Thanks. I'll work on a media kit post for the beginning of the year!

Leah Wise

Wednesday 2nd of December 2015

Yeah; I don't always get the balance right either, but it's hard to put myself on a strict publishing schedule. I try to make sure there's a good mix of longer, essay style posts and outfit/brand posts, but the essay posts can be very time consuming, so I can't always devote the time to them.

Besma | Curiously Conscious

Monday 23rd of November 2015

This is a really thoughtful post, and one I agree with completely. Sometimes I do find it difficult to balance my brand-based posts versus the questions I come to research and write about (ethical fashion playing one part, but I mainly write about healthy living). However, you shouldn't feel worried about finding some form of renumeration from blogging about products you truly believe in - if we could all live this way we definitely would, and we're promoting genuinely good brands too.Besma | Curiously Conscious


Sunday 22nd of November 2015

Didn't mind the long response at all. :)I agree that bloggers deserve to get compensated in some way for their time, especially when they devote enough time to the blog that it takes away from other potential work. It seems the way most typical fashion bloggers do this is through things like affiliate links, but that doesn't work so well for bloggers like us who are highlighting small, ethical brands and shops. So I think that's why most accept free product in exchange for highlighting the brand. From what I've seen, you've always been relatable. Like, you'll show a necklace you received while the rest of your outfit was completely paid for yourself. When it's done like this, and when it's not every single outfit, I think it's fine.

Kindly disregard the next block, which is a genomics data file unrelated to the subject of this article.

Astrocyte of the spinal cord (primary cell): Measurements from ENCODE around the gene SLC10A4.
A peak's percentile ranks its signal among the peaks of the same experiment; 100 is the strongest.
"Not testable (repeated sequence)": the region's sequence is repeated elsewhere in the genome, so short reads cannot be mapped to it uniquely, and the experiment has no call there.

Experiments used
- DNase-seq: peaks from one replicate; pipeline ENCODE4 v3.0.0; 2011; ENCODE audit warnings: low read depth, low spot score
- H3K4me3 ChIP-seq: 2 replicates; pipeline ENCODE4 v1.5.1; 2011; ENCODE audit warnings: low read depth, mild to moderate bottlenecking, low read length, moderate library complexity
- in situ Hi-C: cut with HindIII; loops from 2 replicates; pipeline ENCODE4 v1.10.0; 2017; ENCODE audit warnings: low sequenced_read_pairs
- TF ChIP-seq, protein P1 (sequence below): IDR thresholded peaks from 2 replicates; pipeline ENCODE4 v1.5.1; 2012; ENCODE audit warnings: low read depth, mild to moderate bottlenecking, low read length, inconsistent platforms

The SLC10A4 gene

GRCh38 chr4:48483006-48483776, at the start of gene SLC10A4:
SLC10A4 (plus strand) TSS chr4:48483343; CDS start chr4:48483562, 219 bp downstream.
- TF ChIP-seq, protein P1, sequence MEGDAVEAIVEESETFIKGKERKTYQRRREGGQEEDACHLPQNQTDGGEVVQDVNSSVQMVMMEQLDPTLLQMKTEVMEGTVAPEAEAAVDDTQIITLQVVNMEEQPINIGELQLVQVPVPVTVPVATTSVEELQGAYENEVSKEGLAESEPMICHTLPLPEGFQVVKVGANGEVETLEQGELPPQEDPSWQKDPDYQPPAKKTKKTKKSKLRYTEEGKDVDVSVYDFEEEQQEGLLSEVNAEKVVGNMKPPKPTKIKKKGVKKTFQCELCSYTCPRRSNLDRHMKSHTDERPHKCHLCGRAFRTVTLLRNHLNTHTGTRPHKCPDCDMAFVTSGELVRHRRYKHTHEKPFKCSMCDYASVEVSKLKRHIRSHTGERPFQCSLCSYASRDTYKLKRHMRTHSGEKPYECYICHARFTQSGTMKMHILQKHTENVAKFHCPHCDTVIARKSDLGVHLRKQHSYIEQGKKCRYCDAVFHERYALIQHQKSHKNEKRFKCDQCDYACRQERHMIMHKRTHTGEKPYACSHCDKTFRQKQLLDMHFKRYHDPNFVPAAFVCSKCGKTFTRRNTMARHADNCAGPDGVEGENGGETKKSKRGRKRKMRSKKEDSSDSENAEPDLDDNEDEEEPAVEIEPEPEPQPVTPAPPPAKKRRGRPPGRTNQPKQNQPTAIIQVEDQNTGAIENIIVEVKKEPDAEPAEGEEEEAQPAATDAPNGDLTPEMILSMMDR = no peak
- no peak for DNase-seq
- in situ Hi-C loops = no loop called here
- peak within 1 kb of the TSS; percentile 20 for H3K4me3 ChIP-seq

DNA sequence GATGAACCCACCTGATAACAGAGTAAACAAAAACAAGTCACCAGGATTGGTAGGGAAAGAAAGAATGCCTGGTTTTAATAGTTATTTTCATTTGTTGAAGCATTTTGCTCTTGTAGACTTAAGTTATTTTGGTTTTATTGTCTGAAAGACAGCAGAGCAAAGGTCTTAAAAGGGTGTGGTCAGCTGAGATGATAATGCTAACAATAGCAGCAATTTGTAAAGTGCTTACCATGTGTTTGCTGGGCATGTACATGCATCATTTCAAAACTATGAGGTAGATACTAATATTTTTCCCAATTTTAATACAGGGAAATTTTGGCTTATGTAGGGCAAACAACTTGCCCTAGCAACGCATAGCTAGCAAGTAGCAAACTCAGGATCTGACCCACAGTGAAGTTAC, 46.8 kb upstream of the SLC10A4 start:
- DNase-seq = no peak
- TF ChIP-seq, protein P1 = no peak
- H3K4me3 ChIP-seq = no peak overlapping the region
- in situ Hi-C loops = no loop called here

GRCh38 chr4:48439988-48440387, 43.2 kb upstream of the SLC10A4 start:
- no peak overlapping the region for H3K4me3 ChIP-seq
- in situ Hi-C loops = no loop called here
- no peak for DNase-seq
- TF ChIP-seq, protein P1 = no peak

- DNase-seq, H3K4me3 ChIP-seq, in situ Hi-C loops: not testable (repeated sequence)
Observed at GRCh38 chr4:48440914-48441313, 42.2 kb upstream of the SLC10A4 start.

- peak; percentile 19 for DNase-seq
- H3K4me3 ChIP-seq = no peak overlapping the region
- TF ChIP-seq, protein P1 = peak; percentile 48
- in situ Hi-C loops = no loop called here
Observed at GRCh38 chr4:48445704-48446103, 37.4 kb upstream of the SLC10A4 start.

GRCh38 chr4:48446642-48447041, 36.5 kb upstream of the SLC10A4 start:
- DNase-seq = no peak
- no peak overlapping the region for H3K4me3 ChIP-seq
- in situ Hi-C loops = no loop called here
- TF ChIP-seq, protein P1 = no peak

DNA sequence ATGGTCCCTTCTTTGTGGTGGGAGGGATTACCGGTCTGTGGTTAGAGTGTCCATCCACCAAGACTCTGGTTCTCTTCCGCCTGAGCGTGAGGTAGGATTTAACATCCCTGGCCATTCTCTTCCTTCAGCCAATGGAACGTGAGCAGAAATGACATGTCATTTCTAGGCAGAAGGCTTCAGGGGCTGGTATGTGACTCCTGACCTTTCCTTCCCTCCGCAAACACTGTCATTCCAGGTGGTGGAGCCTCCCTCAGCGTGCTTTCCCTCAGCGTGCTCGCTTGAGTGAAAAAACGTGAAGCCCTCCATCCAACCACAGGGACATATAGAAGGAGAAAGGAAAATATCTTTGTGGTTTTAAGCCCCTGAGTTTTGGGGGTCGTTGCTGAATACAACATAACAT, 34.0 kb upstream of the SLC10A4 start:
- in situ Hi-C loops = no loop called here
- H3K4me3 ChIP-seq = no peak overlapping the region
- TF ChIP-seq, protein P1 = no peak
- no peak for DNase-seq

Sunday 22nd of November 2015

What a great post Leah! I love your transparency so much. And of course I'd love to see a post on shoring up media kits. :)

This site uses Akismet to reduce spam. Learn how your comment data is processed.